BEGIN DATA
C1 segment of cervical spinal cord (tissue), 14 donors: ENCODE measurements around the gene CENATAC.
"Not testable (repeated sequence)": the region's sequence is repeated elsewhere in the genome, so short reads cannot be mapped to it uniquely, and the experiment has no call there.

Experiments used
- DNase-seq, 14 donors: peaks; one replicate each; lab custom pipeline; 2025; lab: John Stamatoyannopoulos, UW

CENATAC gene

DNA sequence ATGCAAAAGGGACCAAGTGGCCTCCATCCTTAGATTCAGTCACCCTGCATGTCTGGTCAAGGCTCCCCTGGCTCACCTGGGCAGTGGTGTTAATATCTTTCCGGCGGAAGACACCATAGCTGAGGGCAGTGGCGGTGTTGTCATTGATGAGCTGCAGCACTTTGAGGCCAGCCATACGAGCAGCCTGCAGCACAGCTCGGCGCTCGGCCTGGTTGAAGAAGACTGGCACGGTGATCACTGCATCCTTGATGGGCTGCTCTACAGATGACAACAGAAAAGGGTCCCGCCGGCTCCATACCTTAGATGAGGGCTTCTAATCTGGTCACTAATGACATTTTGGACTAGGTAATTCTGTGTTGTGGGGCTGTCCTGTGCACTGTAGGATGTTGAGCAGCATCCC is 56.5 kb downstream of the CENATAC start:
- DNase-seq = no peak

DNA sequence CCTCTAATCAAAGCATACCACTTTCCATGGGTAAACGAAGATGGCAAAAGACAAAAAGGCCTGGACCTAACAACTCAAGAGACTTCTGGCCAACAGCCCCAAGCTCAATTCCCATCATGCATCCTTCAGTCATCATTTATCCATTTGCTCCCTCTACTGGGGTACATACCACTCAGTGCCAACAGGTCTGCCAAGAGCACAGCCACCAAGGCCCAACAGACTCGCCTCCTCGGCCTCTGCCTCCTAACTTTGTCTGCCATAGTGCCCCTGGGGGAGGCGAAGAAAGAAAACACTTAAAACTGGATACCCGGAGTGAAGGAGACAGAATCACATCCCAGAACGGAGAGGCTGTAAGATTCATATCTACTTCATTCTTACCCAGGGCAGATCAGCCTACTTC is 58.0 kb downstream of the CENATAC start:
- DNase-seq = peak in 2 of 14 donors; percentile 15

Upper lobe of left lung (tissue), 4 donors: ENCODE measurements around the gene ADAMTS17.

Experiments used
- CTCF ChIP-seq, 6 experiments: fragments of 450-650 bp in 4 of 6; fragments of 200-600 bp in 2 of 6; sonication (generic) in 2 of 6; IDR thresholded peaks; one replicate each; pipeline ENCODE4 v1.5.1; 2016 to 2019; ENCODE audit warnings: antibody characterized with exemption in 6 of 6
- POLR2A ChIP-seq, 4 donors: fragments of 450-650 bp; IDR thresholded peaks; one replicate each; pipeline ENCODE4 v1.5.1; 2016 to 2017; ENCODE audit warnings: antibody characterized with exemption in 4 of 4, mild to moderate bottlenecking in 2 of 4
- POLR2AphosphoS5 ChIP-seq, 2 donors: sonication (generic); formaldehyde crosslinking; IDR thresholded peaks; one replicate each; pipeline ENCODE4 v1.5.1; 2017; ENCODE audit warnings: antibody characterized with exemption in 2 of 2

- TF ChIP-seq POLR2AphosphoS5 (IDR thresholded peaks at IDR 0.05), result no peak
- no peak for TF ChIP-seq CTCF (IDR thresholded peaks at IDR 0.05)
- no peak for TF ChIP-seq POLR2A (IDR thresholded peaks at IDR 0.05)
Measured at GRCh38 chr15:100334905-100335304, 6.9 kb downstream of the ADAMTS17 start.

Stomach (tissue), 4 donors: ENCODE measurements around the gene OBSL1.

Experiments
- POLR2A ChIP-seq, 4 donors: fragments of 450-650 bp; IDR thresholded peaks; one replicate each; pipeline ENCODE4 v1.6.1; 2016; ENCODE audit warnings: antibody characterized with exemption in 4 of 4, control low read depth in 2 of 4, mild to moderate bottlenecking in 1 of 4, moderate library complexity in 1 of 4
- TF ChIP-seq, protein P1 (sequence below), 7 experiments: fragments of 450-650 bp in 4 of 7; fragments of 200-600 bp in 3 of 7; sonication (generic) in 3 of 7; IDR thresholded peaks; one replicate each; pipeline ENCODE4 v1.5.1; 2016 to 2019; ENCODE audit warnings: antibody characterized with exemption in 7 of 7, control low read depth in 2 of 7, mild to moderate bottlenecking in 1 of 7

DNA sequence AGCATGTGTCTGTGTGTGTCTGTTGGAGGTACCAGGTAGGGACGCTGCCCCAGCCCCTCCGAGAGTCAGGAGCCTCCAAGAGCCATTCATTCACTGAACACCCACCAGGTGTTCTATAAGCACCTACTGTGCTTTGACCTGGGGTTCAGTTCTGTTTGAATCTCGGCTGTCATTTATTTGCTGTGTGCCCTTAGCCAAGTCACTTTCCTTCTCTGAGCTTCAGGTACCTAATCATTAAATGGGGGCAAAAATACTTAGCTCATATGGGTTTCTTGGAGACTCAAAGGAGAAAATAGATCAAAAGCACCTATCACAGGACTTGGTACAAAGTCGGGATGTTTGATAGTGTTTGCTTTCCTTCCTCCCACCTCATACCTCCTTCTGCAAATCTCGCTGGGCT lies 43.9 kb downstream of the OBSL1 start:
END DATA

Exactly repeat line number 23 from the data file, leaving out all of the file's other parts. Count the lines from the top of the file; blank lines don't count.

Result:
DNA sequence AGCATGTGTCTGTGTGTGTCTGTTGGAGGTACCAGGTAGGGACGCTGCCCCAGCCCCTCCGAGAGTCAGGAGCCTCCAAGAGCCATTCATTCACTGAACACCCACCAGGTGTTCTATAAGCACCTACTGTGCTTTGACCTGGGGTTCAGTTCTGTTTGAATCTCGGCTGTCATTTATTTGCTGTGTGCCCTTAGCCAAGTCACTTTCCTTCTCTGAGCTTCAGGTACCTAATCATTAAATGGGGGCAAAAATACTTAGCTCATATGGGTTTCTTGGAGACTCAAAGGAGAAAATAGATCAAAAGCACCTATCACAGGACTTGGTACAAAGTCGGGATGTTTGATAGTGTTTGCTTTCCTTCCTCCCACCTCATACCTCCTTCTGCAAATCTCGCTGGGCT lies 43.9 kb downstream of the OBSL1 start: